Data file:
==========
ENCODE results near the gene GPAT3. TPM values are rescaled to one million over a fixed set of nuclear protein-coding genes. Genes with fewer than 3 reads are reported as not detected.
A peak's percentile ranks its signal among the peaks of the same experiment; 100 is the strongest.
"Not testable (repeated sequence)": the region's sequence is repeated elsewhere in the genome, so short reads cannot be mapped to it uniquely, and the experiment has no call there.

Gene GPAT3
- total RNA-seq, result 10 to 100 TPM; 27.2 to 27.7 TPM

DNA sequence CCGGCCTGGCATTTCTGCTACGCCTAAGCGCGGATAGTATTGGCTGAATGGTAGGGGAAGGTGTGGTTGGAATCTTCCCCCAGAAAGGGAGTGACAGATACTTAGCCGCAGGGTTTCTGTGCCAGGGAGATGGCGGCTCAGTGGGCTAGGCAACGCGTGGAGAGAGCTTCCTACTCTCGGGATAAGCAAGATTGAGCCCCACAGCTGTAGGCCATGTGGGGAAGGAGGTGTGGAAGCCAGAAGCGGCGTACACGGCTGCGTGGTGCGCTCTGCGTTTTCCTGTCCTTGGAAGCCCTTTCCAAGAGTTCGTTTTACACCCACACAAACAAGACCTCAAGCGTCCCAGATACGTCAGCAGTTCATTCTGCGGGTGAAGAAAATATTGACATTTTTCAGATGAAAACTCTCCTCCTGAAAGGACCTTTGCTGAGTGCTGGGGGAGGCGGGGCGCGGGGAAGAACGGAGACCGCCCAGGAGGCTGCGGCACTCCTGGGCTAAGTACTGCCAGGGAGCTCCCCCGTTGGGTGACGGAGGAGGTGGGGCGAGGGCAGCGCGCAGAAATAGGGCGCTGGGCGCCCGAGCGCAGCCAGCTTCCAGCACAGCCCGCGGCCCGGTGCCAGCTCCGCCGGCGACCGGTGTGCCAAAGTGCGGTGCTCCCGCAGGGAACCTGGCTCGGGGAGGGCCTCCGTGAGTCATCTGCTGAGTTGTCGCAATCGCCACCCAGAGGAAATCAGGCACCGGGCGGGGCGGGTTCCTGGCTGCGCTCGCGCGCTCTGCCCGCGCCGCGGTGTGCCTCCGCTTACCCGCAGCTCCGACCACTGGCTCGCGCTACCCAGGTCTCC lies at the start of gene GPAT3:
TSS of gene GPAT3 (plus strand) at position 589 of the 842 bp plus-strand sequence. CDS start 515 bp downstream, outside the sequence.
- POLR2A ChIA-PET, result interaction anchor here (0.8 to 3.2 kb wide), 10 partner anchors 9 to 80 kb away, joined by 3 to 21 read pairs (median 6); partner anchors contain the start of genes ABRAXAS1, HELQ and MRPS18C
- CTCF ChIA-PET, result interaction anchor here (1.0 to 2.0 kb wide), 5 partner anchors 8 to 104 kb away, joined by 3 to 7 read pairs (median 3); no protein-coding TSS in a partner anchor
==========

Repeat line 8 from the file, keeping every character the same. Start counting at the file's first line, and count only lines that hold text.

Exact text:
- POLR2A ChIA-PET, result interaction anchor here (0.8 to 3.2 kb wide), 10 partner anchors 9 to 80 kb away, joined by 3 to 21 read pairs (median 6); partner anchors contain the start of genes ABRAXAS1, HELQ and MRPS18C